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12th October
written by Tellus

Updated to reflect ongoing trade negotiations with Turkey and Vietnam The UK has signed a free trade agreement with Japan. After 31 December 2020, EU trade agreements will no longer apply to the UK. Kenya has been added to the list of countries where trade agreements have been signed and the East African Community (EAC) has been removed from the list of countries where trade agreements are still under discussion. For now, the government seems to be focusing on a trade deal with the US, with its potential impact on the price of NHS drugs or chlorinated chicken. But the United States has another priority: to limit the growth of the Chinese economy as much as possible, especially in areas such as technology. The new trade deal between the U.S., Canada and Mexico contains a “poison pill” clause that would allow the U.S. to pull out if one of the other two countries signs a trade deal with a “non-market economy” like China. The U.S. will likely demand a similar clause in a deal between the U.S.

and Britain. Trade agreements also aim to remove quotas – restrictions on the amount of goods that can be traded. As of 31 October 2020, the UK had concluded 24 trade agreements with 53 countries, some using an appropriate approach to quickly replicate existing agreements between the EU and these countries, mentioning only those areas of low differentiation (which has reduced some agreements to around 40 pages from the original 1400 agreement). Among these, there are important economies – in terms of nominal GDP – such as South Korea, Switzerland, Israel and South Africa. The UK and the EU are negotiating a trade deal that will start on 1 January 2021, when the new relationship between the UK and the EU will begin. Few developed economies have a comprehensive free trade agreement with China, and those that do, such as Australia and Switzerland, usually have a particular product (minerals, special machinery) that makes such an agreement attractive to Beijing. Instead, many countries have concluded less comprehensive bilateral agreements that cover only certain areas. The EU and China have been discussing a comprehensive free trade agreement for years, but issues such as China`s violation of intellectual property rights have slowed progress.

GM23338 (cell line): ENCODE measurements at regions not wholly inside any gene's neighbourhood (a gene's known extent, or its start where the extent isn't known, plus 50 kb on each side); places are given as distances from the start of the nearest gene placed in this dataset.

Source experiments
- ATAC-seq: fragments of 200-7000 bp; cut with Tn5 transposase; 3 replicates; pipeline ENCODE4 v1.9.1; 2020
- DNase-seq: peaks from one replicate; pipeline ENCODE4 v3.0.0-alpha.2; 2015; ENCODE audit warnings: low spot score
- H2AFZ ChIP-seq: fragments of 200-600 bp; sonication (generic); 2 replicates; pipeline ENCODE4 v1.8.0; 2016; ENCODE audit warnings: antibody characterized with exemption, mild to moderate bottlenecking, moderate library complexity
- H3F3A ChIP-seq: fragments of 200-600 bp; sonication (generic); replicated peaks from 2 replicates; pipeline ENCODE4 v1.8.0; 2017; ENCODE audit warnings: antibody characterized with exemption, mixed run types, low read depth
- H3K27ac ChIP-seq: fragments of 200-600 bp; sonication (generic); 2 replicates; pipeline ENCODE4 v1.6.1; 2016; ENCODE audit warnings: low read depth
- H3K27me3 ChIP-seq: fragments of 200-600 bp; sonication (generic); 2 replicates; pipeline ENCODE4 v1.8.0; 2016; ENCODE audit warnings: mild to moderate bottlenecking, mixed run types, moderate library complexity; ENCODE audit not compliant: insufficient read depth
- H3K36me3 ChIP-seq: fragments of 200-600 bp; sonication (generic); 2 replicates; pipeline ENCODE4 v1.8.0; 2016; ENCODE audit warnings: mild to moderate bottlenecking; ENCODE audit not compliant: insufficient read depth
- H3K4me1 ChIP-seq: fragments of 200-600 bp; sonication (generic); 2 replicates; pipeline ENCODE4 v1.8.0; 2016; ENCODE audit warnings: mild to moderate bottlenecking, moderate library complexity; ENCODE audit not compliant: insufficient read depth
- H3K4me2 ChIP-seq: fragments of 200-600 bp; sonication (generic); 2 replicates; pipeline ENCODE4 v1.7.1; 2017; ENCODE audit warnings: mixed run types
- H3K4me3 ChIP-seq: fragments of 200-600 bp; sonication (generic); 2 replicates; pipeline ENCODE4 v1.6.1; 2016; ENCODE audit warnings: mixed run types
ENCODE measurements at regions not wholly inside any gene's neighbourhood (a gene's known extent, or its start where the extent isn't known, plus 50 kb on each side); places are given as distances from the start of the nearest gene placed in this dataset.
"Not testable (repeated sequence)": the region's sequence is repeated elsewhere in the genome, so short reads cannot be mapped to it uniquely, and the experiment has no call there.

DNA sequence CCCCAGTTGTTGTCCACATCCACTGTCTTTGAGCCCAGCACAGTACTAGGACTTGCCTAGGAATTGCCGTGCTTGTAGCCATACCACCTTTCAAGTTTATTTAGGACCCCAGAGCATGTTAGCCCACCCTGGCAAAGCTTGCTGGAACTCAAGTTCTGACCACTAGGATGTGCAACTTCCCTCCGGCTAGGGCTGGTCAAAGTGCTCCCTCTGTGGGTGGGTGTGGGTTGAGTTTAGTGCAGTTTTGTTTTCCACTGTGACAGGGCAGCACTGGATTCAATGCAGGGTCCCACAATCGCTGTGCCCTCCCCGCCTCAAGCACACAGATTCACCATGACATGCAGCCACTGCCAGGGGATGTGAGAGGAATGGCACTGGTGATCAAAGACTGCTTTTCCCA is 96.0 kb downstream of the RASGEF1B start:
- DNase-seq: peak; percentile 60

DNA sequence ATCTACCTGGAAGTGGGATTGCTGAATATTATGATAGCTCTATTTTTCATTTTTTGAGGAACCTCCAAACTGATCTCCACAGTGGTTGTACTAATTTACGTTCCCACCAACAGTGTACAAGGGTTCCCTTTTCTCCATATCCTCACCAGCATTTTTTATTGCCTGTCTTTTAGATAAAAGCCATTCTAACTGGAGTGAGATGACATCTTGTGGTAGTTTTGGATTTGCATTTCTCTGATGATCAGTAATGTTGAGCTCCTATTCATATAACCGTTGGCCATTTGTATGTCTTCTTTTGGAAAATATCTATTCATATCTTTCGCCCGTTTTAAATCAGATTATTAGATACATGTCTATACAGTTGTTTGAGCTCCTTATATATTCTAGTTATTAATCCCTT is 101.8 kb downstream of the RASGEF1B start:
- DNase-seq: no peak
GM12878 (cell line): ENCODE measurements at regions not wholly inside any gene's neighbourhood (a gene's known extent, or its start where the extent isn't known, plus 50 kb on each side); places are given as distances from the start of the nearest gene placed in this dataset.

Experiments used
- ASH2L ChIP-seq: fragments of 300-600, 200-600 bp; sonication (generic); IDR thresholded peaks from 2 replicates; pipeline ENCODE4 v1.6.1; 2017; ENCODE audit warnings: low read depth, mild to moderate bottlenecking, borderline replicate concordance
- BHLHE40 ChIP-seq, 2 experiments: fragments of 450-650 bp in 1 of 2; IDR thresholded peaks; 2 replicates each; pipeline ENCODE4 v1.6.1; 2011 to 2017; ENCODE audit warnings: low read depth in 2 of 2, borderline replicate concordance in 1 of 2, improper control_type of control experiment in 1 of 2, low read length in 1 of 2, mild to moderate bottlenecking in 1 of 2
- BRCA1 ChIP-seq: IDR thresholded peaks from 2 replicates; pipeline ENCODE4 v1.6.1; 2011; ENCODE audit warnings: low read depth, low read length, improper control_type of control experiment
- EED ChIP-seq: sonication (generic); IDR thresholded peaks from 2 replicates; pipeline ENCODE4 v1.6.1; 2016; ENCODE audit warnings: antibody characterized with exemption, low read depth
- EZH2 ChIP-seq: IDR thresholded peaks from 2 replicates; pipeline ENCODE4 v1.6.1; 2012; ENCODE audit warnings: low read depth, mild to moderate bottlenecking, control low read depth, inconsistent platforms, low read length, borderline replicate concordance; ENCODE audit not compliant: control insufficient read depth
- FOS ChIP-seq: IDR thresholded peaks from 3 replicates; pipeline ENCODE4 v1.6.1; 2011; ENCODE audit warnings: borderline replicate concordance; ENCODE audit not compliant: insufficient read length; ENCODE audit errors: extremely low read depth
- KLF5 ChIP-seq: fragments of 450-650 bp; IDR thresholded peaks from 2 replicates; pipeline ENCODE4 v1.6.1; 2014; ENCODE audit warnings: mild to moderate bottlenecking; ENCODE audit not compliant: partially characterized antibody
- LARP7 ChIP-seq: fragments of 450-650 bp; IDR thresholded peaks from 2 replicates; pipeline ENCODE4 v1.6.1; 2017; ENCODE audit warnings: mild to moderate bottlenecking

The UK does not have an obvious sector that China sees as an imperative advantage for its own interests, so it is unlikely that a deal will be reached quickly. Table “Trade agreements signed” Updated with the latest statistics from the Office for National Statistics Progress in the agreements with Algeria, Bosnia and Herzegovina and Serbia has been modified. Update statistics for all UK trade with countries with which we have signed an agreement using the latest statistics. The following agreements are still under discussion with countries that have already concluded trade agreements with the EU. Last week, Donald Trump and Liu He, China`s vice premier, signed the first phase of a new U.S.-China trade deal. Talks around the deal have been winding and have led to fears about the world`s involvement in a trade conflict between the two economic giants. The signing showed that there is room for compromise and confrontation in relations with China, but the negotiations illustrate the difficulties faced by the United States, which has embraced economic nationalism, and a China whose markets are still limited in many important areas. .

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